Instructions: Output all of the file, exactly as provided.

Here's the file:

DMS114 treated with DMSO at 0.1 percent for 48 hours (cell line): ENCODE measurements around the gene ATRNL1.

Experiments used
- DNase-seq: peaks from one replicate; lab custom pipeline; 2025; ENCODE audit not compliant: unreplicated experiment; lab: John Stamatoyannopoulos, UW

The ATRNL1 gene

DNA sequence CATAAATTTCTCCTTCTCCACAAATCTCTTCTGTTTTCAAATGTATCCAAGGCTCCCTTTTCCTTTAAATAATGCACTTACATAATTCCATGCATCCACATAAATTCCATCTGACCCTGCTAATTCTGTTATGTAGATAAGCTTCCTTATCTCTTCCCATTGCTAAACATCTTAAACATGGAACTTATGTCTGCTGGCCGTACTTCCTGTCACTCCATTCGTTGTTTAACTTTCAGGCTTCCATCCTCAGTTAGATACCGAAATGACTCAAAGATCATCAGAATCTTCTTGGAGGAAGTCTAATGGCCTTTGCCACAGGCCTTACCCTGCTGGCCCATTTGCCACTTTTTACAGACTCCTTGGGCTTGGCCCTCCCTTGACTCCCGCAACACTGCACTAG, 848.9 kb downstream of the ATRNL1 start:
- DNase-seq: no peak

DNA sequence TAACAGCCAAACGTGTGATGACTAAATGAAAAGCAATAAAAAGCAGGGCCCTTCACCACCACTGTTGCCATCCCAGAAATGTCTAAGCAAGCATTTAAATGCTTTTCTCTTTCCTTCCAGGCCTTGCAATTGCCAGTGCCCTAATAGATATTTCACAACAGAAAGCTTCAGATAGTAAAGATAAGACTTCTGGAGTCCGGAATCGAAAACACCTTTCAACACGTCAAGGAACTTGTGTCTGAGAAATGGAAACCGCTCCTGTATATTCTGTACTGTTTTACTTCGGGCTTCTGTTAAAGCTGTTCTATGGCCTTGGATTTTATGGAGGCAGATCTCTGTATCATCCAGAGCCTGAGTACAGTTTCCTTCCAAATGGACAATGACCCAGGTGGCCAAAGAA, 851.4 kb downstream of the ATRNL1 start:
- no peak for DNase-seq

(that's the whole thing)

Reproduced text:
DMS114 treated with DMSO at 0.1 percent for 48 hours (cell line): ENCODE measurements around the gene ATRNL1.

Experiments used
- DNase-seq: peaks from one replicate; lab custom pipeline; 2025; ENCODE audit not compliant: unreplicated experiment; lab: John Stamatoyannopoulos, UW

The ATRNL1 gene

DNA sequence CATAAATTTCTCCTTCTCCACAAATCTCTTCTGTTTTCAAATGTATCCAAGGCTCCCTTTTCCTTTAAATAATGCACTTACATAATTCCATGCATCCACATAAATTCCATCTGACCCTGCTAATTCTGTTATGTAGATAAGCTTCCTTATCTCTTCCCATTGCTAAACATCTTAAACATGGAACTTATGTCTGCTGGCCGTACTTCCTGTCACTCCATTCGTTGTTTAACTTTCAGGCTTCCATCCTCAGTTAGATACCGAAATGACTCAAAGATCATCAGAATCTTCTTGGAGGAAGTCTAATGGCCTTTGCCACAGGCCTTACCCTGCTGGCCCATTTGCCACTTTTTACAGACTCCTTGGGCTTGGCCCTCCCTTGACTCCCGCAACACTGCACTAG, 848.9 kb downstream of the ATRNL1 start:
- DNase-seq: no peak

DNA sequence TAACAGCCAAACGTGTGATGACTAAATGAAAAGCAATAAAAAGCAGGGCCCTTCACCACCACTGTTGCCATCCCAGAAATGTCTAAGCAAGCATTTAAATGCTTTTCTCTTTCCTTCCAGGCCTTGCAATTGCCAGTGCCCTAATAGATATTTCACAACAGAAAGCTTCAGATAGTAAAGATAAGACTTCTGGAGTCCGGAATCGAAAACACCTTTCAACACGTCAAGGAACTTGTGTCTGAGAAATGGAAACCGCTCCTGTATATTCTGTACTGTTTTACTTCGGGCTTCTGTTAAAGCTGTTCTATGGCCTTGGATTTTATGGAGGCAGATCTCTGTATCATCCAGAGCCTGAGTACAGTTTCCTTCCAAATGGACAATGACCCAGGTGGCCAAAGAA, 851.4 kb downstream of the ATRNL1 start:
- no peak for DNase-seq